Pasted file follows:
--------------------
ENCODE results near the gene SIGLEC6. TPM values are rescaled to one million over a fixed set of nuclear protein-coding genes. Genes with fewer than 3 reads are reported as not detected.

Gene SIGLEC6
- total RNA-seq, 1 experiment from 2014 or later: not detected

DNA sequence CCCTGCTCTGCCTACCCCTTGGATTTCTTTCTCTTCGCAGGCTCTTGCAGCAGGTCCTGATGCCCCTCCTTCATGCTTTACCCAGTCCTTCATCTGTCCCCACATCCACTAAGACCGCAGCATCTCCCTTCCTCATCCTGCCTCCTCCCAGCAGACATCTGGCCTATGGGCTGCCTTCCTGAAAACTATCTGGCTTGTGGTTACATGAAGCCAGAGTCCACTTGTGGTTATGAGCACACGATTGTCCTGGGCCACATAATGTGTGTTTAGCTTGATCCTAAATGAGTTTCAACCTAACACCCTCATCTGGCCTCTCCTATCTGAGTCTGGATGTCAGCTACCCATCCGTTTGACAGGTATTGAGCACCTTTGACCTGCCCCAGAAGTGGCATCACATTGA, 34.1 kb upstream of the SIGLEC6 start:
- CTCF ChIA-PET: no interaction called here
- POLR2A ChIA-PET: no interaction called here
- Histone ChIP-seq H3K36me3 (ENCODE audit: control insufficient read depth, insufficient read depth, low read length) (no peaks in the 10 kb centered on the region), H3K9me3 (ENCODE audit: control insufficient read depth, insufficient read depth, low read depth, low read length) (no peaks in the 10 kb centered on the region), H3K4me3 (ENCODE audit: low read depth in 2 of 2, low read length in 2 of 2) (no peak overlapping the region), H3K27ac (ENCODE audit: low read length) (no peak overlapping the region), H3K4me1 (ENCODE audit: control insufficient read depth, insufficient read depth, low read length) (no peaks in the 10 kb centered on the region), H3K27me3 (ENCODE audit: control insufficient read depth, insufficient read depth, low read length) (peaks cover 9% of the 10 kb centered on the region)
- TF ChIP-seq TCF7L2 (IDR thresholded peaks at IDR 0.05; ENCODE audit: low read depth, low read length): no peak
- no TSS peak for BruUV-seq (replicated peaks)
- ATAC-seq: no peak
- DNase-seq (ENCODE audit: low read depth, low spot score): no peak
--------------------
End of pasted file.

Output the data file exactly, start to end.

ENCODE results near the gene SIGLEC6. TPM values are rescaled to one million over a fixed set of nuclear protein-coding genes. Genes with fewer than 3 reads are reported as not detected.

Gene SIGLEC6
- total RNA-seq, 1 experiment from 2014 or later: not detected

DNA sequence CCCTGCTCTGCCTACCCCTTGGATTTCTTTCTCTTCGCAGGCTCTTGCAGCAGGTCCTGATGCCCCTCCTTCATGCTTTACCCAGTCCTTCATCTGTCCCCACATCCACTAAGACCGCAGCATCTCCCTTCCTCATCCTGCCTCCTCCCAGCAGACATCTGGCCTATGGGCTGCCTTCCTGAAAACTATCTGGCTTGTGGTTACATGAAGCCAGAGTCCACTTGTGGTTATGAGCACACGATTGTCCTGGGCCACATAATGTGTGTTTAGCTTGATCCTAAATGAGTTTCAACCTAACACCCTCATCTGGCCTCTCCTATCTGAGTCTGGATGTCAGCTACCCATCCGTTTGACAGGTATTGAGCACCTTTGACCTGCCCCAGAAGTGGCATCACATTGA, 34.1 kb upstream of the SIGLEC6 start:
- CTCF ChIA-PET: no interaction called here
- POLR2A ChIA-PET: no interaction called here
- Histone ChIP-seq H3K36me3 (ENCODE audit: control insufficient read depth, insufficient read depth, low read length) (no peaks in the 10 kb centered on the region), H3K9me3 (ENCODE audit: control insufficient read depth, insufficient read depth, low read depth, low read length) (no peaks in the 10 kb centered on the region), H3K4me3 (ENCODE audit: low read depth in 2 of 2, low read length in 2 of 2) (no peak overlapping the region), H3K27ac (ENCODE audit: low read length) (no peak overlapping the region), H3K4me1 (ENCODE audit: control insufficient read depth, insufficient read depth, low read length) (no peaks in the 10 kb centered on the region), H3K27me3 (ENCODE audit: control insufficient read depth, insufficient read depth, low read length) (peaks cover 9% of the 10 kb centered on the region)
- TF ChIP-seq TCF7L2 (IDR thresholded peaks at IDR 0.05; ENCODE audit: low read depth, low read length): no peak
- no TSS peak for BruUV-seq (replicated peaks)
- ATAC-seq: no peak
- DNase-seq (ENCODE audit: low read depth, low spot score): no peak